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B Why do we still see cosmic background radiation

  1. Nov 28, 2016 #1
    In a discussion with a friend I am unable to explain to him why at this moment we still can detect cosmic background radiation. According to his reasoning the radiation that originated from the big bang should have passed us long ago. Where in fact does this radiation that we now detect come from? And where does it go to?
  2. jcsd
  3. Nov 28, 2016 #2


    Staff: Mentor

    It comes from the surface of last scattering. This is the surface when the universe cooled down to the point where it became transparent.

  4. Nov 28, 2016 #3
    It happens at a moment called recombination, where the whole universe suddenly became clear. As universe is broad (or may be infinite), lights from a moment need different time to reach earth as their sources are at different places.
  5. Nov 28, 2016 #4
    This radiation was and is present in the entire observable universe, except for the smallish amount which has interacted with matter etc at a different temperature.
    The expansion of space is diluting and red shifting this radiation, thus reducing its measured temperature.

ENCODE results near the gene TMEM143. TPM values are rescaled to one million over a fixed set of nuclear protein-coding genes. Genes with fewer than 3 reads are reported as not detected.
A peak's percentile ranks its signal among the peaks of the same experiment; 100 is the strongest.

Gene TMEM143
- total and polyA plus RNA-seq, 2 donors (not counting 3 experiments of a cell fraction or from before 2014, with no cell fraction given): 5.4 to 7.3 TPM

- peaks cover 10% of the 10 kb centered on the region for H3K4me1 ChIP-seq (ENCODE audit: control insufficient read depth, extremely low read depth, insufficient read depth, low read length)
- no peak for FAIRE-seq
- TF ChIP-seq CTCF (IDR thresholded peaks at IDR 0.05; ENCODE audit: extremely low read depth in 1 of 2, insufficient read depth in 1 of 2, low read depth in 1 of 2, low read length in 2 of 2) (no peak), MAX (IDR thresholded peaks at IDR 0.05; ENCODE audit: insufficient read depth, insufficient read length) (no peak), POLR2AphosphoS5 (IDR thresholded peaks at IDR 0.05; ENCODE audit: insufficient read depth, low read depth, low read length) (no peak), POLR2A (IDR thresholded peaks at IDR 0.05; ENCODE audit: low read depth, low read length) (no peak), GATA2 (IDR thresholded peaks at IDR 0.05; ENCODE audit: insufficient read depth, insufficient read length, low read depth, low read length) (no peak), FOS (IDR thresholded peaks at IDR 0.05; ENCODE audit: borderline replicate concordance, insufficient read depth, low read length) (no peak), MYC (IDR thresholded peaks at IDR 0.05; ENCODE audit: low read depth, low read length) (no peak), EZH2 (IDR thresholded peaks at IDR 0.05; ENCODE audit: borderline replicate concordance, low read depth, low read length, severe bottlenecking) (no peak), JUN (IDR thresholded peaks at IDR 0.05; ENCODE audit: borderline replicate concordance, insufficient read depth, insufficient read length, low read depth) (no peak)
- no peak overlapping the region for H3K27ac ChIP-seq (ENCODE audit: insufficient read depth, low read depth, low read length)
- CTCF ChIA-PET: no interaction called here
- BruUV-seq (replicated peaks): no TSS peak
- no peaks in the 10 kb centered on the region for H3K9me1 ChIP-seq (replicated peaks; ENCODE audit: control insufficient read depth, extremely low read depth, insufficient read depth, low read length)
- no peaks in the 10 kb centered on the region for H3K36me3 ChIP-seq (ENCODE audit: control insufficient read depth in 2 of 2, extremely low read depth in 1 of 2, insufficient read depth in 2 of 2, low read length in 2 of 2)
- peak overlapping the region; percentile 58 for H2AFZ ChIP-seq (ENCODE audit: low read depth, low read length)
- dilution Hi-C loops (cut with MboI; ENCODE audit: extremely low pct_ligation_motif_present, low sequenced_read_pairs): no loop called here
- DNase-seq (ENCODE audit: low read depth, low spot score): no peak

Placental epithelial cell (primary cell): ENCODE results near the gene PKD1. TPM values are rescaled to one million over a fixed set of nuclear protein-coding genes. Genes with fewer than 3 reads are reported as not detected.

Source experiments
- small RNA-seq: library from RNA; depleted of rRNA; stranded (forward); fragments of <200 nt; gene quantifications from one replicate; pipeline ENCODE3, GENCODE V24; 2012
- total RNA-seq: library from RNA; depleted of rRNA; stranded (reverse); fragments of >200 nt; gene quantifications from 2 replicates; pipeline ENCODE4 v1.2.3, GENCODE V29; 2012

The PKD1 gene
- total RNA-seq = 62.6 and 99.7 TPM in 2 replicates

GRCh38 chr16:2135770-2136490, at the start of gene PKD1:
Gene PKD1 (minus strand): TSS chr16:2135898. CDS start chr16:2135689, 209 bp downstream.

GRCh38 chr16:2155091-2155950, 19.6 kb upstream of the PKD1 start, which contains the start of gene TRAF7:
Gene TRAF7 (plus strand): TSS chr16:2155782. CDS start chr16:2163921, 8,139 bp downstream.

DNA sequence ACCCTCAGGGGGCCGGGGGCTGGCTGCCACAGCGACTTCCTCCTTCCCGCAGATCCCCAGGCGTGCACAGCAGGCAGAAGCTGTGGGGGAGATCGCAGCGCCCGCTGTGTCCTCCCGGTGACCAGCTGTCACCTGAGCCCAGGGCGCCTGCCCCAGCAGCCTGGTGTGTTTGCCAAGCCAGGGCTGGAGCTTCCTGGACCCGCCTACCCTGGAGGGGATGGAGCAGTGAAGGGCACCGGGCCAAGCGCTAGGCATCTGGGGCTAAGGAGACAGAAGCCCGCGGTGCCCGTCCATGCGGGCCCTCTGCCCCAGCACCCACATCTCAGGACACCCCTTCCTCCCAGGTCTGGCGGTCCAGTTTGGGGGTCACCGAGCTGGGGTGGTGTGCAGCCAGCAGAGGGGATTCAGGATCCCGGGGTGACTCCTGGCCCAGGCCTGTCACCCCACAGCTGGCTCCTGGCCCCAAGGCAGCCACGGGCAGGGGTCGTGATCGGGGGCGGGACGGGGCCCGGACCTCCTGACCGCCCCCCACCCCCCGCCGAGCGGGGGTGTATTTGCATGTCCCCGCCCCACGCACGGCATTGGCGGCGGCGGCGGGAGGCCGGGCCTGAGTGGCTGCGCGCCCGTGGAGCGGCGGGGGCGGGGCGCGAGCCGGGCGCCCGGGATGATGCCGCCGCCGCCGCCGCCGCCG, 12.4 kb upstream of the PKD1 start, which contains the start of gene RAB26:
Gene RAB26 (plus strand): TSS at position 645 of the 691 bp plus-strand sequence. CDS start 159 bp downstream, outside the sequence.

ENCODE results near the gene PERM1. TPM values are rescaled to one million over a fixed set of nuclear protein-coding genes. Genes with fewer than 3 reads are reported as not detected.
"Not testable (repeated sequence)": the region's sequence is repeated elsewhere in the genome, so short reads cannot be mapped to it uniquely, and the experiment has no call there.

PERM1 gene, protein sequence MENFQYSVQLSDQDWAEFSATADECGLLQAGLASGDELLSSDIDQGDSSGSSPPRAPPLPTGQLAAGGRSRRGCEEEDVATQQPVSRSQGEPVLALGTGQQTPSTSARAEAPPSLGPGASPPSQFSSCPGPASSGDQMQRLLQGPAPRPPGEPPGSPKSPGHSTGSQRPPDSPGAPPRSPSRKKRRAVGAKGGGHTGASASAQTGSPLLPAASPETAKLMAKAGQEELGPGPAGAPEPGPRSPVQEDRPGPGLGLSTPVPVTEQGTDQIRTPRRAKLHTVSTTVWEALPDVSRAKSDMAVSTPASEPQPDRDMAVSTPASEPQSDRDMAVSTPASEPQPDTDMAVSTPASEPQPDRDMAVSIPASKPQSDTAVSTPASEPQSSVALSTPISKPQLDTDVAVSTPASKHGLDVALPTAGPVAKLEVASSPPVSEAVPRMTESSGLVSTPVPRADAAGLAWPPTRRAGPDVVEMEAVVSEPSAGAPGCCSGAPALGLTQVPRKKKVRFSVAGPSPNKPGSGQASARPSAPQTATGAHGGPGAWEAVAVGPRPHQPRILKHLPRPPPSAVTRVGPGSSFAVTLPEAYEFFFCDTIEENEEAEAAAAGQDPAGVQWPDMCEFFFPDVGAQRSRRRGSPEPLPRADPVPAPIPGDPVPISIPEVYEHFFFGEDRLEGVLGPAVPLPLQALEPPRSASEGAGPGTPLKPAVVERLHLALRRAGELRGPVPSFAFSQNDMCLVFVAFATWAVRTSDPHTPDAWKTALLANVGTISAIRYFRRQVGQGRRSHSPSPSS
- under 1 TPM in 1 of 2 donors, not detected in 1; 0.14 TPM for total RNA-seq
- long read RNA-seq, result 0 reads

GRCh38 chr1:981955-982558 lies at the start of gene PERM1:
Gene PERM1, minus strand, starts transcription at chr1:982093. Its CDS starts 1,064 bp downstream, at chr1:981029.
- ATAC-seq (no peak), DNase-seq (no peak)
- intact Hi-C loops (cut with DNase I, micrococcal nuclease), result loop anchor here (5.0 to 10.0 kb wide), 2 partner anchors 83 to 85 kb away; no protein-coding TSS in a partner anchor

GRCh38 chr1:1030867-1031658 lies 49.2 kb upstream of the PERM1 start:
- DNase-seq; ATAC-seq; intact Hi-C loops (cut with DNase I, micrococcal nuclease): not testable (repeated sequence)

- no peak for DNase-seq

The distance from which we receive CMBR photons is increasing and the temperature is still (very slowly) decreasing..
  6. Nov 28, 2016 #5


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    Science Advisor

    The Big Bang did not happen at a point in space. It happened everywhere in the Universe. As CMB radiation from one region of the universe passes by us, new CMB radiation from a new, more distant region arrives.
  7. Nov 29, 2016 #6


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    The CMB photons we observe originated at a distance of 42 million light years from us and required 13.7 billion years to reach us due to expansion. Our distance from the source of CMB photons is completely irrelevant. We will never observe photons that originated earlier than CMB photons, the only thing that matters is the age of the observer relative to the age of the universe. As the universe ages we will observe photons that are equally more ancient. The CMB photons will eventually redshift beyond detectability, but, never because they have outrun us. It is impossible to outrun the age of the universe.
    Last edited: Nov 29, 2016
  8. Nov 29, 2016 #7
    Thank you all for your answers. I think I understand it better now and I will have my friend read your responses. Maybe it will be clearer to him as well.
  9. Dec 4, 2016 #8
    Here "suddenly" means approximately 100 thousand years.
  10. Dec 5, 2016 #9
    Understood, thanks.
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